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Title: The interaction between body posture and the performance of imagined arm movements
Author: Boulton, Hayley
Awarding Body: University of Warwick
Current Institution: University of Warwick
Date of Award: 2013
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Jeannerod (2006) proposed that imagined movements are effectively covert simulations of their physical counterparts. Consistent with this idea, imagined movements show adherence to the same behavioural and body constraints as physical movements, activate similar cortical and subcortical regions, and can even excite corticospinal pathways. Although postural control is inherently linked to the performance of all movements, its interaction with imagined movements has received little research attention, with the few studies that have been conducted predominately looking at imagery of the lower limbs that are simultaneously engaged in posture control. The present research is the first to study interactions between posture control and imagined upper limb movements. In a series of experiments, healthy young adults performed imagined reaching movements of the arm to an array of target locations presented either in the mediolateral or anteroposterior direction. Participants’ stability in the mediolateral direction was manipulated through varying stance. The effects of different arm movement parameters (e.g., load and precision) were also considered, as was the congruency between physical and imagined stance. Cumulatively, the present experimental results suggest that the current postural state does influence trajectory planning during imagined arm movements and furthermore, there are observable changes in posture control in response to imagined upper limb movements. These findings have important implications for our understanding of the processes involved in inhibiting overt movement during motor imagery. They also contribute to the development of motor-imagery based schemes of motor training and rehabilitation.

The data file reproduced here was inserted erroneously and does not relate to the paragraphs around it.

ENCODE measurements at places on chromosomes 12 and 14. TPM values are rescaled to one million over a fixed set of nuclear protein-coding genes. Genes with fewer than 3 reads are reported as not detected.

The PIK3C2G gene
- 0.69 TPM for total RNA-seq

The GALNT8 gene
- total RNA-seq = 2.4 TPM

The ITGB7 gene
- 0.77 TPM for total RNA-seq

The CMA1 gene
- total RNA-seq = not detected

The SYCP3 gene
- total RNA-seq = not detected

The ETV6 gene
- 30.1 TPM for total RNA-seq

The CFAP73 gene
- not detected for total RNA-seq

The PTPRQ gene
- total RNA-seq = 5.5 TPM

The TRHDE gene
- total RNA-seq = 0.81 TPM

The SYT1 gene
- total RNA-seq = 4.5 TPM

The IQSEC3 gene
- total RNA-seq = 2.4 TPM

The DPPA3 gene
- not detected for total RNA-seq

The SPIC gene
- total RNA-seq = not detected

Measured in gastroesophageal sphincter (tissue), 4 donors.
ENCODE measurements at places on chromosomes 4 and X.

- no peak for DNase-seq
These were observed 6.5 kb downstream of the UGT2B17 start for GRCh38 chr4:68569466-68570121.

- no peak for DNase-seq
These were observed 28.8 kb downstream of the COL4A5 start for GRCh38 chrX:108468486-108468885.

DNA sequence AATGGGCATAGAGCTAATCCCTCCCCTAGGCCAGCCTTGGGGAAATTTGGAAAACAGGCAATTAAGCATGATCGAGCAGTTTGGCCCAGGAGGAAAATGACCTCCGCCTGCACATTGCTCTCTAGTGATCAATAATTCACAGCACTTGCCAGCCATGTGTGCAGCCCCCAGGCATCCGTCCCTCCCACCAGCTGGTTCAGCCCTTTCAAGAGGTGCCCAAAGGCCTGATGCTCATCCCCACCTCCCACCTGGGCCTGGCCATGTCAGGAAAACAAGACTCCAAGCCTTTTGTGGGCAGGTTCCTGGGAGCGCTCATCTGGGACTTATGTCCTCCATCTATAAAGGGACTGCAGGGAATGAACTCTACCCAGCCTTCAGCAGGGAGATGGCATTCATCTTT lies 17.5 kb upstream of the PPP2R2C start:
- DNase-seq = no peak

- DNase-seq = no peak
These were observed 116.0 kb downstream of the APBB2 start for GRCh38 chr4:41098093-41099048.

Supervisor: Not available Sponsor: Not available
Qualification Name: Thesis (Ph.D.) Qualification Level: Doctoral
EThOS ID:  DOI: Not available
Keywords: BF Psychology ; QP Physiology